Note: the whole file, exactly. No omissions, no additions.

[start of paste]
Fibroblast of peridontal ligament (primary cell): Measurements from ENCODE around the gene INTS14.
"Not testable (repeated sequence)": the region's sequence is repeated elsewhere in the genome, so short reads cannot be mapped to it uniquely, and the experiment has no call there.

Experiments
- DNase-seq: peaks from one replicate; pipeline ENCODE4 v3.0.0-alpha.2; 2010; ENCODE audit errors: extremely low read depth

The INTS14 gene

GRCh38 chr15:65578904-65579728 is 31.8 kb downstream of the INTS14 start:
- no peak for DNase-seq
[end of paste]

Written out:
Fibroblast of peridontal ligament (primary cell): Measurements from ENCODE around the gene INTS14.
"Not testable (repeated sequence)": the region's sequence is repeated elsewhere in the genome, so short reads cannot be mapped to it uniquely, and the experiment has no call there.

Experiments
- DNase-seq: peaks from one replicate; pipeline ENCODE4 v3.0.0-alpha.2; 2010; ENCODE audit errors: extremely low read depth

The INTS14 gene

GRCh38 chr15:65578904-65579728 is 31.8 kb downstream of the INTS14 start:
- no peak for DNase-seq